So to recap, we are seeing manager behavior has an impact on employees’: 

  • Sense of empowerment 
  • Ability to prioritize 
  • Time they spend working 
  • Workload
  • Well-being 

And just in case you work with leaders who don’t believe any of these metrics matter and only want the hard ROI number (which I would argue is the wrong way of thinking about this), there is compelling evidence that great managers beget top-notch performance. Improving manager capability has a positive impact on driving well-being, engagement, productivity, and performance.

Do your managers have the skills they need?

The issue is that there is a capability gap. First-time managers on the front line manage nearly as much as two-thirds of the workforce, and research shows over half of these managers don’t get adequate training to prepare them for these roles. Only 26% of managers say they’re highly skilled at fostering individual and team engagement, according to Glint research. LinkedIn and Glint research has shown that across Asia, nearly 40% want more time with their managers.

This capability deficit is exacerbated by the common practice of promoting high-performing employees whose strong skills as individual contributors may not automatically translate into good people leadership. The negative impact of a poor manager may persist because organizations often focus on overcomplicated training programs aimed at building people’s leadership competencies, burdening them with more things that feel outside of their day-to-day. What we have seen consistently is that leading and developing people for success comes down to building better habits as a manager. Whether you are an engineering manager, a sales manager, or a manager at a manufacturing plant, the habits that lead to people success are the same.

Effective managers rely on four People Success habits

Why habits? Put simply, habits are sustainable. The Power of Habit by Charles Duhigg notes that almost 40% of our actions each day are the result of habits, not decisions. These are often embedded into the way we approach life at a subconscious level. By providing frameworks or routines to trigger certain habits, we are more likely to see successful change. 

At Glint, we’ve found there are four foundational habits that power people-centric organizations and play a pivotal role in effectiveness management. They are:

  1. Giving managers focused and frequent feedback helps them better understand their teams and themselves.
  2. These fuel quality conversations, which capture the needs of the business and the individual.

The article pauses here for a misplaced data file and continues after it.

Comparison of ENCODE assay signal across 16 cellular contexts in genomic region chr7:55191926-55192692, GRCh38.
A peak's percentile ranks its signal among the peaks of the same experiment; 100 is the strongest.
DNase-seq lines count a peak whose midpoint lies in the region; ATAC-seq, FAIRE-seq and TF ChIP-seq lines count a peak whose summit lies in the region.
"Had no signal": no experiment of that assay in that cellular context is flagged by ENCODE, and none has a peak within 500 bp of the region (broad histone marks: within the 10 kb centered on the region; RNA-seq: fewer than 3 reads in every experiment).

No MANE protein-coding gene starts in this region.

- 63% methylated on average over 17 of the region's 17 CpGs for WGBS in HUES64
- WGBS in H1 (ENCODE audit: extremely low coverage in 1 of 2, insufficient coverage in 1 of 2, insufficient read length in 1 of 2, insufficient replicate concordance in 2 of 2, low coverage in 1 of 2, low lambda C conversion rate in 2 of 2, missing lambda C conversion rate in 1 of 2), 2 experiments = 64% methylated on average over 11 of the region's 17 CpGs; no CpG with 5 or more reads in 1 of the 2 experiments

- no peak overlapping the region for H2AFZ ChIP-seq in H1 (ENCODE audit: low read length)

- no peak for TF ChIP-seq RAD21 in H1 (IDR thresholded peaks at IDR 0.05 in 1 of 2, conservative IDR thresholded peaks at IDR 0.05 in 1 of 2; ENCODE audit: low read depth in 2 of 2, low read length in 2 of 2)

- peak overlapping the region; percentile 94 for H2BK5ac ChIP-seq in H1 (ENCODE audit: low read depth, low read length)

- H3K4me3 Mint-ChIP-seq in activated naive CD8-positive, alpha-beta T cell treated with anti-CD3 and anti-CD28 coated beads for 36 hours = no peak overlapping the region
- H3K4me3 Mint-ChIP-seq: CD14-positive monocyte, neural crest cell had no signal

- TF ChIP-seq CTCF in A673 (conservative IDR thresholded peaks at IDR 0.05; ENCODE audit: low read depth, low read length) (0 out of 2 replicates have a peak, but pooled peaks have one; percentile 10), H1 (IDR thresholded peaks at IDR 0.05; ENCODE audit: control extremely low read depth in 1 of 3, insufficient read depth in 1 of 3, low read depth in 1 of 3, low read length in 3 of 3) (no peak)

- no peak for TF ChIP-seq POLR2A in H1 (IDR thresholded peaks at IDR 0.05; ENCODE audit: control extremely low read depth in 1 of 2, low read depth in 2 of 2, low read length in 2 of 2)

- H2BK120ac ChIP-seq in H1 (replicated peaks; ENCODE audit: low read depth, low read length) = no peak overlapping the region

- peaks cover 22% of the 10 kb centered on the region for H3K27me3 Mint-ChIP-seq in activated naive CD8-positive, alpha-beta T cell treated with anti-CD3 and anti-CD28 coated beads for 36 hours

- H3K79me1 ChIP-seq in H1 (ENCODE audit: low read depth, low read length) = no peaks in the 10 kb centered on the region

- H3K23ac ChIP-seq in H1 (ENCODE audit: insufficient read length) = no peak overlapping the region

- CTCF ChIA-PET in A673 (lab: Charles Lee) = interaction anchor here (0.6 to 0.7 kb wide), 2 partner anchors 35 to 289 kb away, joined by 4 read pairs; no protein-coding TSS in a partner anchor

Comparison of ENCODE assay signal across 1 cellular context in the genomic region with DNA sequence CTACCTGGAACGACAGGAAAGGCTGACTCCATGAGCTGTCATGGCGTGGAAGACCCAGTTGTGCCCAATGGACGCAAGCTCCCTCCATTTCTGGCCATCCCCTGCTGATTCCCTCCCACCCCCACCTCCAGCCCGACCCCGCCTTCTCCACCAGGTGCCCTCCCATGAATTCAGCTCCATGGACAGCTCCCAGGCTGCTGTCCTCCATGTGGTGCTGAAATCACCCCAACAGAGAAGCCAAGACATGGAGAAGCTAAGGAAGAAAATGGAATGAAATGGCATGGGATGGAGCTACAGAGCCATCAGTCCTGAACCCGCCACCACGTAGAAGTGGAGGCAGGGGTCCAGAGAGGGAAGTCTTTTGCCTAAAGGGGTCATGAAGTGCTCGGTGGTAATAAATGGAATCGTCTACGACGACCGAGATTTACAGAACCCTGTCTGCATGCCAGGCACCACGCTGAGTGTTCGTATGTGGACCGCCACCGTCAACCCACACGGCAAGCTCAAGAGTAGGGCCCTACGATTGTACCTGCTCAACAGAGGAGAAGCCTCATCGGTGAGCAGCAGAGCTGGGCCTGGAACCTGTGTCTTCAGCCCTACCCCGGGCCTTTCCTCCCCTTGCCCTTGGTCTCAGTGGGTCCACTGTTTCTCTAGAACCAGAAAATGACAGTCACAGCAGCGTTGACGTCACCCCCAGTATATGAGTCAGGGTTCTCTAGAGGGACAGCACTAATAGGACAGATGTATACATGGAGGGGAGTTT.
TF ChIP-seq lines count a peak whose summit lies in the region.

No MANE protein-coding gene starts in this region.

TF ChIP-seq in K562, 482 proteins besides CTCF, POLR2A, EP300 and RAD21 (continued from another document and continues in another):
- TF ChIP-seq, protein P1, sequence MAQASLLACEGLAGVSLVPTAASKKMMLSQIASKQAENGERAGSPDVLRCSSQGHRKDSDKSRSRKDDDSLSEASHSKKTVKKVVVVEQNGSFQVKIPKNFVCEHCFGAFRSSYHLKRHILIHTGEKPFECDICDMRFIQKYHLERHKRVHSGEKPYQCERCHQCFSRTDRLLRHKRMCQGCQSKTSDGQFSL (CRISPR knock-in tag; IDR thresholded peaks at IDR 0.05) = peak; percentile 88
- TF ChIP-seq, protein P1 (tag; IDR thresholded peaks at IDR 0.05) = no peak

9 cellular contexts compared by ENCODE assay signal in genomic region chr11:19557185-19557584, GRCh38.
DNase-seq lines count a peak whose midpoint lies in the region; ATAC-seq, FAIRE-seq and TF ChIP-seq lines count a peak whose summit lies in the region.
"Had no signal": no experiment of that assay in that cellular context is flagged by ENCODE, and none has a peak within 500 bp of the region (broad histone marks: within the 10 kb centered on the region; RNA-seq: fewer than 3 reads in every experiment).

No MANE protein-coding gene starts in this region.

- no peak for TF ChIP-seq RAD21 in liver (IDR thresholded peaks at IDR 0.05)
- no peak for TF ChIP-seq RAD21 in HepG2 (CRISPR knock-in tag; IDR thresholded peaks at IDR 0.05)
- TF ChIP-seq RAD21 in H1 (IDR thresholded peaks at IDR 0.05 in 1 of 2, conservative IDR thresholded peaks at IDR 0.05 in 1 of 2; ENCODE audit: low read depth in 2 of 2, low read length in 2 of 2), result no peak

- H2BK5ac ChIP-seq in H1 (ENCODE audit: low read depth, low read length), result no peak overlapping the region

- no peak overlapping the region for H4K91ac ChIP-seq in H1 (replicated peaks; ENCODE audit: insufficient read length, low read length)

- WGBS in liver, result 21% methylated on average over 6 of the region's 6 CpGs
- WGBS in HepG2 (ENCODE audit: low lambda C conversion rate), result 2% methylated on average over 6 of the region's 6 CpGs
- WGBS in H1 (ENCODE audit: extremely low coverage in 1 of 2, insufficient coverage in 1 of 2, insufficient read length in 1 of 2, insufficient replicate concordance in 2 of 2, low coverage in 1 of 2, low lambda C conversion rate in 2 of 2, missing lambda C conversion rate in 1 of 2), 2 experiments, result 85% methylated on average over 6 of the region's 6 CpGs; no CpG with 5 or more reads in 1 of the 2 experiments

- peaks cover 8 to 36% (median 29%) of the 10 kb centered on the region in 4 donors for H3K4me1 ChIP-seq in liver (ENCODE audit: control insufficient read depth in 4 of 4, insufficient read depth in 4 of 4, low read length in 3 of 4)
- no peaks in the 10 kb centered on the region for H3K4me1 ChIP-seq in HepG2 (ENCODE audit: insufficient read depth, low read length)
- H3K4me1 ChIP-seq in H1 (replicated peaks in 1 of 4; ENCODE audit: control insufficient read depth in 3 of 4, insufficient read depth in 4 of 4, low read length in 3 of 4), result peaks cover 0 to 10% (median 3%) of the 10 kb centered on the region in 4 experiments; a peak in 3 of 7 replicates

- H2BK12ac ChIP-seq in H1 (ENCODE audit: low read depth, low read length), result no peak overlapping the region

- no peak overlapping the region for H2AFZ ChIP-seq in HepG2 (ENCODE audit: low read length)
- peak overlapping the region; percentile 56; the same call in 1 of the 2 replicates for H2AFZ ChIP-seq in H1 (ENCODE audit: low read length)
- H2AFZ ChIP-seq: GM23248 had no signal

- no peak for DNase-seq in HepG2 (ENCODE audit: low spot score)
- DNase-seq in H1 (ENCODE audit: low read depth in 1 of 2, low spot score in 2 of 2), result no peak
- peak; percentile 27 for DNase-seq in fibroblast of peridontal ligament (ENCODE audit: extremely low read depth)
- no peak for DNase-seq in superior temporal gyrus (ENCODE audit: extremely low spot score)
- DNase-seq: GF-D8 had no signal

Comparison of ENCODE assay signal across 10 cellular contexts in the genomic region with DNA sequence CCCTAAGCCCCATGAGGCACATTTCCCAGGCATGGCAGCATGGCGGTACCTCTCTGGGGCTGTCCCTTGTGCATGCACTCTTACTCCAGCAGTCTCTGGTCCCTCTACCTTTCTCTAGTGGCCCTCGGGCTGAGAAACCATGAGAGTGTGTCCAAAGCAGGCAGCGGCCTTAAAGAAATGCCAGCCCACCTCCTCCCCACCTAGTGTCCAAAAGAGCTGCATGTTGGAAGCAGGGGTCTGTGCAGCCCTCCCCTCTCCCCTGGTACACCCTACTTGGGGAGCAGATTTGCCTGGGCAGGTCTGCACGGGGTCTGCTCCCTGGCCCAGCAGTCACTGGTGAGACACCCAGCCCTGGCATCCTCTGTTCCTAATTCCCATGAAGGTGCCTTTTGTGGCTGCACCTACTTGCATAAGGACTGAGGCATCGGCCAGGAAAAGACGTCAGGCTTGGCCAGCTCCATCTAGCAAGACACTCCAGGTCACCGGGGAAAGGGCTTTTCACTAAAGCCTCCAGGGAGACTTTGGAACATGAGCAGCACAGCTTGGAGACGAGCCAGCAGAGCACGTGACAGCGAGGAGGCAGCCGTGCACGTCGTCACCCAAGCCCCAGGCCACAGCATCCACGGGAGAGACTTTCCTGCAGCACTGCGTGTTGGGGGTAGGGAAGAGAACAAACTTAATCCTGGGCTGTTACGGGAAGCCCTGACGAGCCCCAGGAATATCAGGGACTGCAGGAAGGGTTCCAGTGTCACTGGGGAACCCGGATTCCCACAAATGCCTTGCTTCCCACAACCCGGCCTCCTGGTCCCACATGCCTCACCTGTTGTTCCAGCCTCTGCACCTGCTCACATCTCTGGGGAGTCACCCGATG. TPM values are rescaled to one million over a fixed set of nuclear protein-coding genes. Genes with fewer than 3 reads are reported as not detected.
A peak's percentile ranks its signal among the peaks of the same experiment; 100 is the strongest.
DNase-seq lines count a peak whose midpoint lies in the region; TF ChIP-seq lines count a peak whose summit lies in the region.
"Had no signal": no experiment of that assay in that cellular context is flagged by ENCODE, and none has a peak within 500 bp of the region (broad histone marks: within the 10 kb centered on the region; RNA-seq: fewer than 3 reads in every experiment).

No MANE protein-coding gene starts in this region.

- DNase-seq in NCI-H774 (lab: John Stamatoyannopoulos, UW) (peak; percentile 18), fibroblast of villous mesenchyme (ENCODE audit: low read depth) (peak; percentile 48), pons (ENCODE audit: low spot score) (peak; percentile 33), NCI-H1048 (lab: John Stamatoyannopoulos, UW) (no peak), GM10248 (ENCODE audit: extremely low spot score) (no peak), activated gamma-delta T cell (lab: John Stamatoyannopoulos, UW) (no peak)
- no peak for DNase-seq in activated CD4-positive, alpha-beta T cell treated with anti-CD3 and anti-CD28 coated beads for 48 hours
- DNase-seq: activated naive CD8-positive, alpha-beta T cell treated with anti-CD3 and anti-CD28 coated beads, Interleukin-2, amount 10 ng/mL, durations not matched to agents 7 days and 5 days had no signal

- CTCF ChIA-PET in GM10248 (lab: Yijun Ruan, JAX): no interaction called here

3. Great conversations help managers better focus and set goals that help the individual become more aligned and prioritize better.
  4. By completing great business and developmental goals, employees learn and grow, which is critical to both their engagement and their success.

Conversations are crucial

More details about each of the habits are in this People Success playbook, but let me say a bit more about the conversations habit. My experience as a People Scientist and as a people manager has taught me that this habit, when done right, can be the catalyst for People Success. 

Remember the list of burnout signal factors I mentioned earlier? We asked people how much time they spend talking about these topics—growth, career development, well-being—in their manager one-on-one meetings, and it turns out that it’s not nearly enough. It gets worse as we look further up in the organization, signaling that leaders aren’t role modeling these behaviors themselves.

I’ve felt this struggle myself. When there are escalations to deal with, project updates to get, and emails to respond to, it’s not always top of mind to check in on how someone is doing. But I’ve made it intentional (role modeled by my own manager) and seen what an impact it has had on my ability to be the manager my team needs. You can assume a lot about how someone is doing without knowing they might need support or feedback in a way you didn’t think about.

So, as we go into 2021, perhaps the simplest and most impactful habit we can cultivate to improve manager capability is that of frequent, quality conversations. Give them simple scripts and templates to follow, so they can practice. Before they know it, it’s a habit.

Learn more about developing people managers to deliver People Success.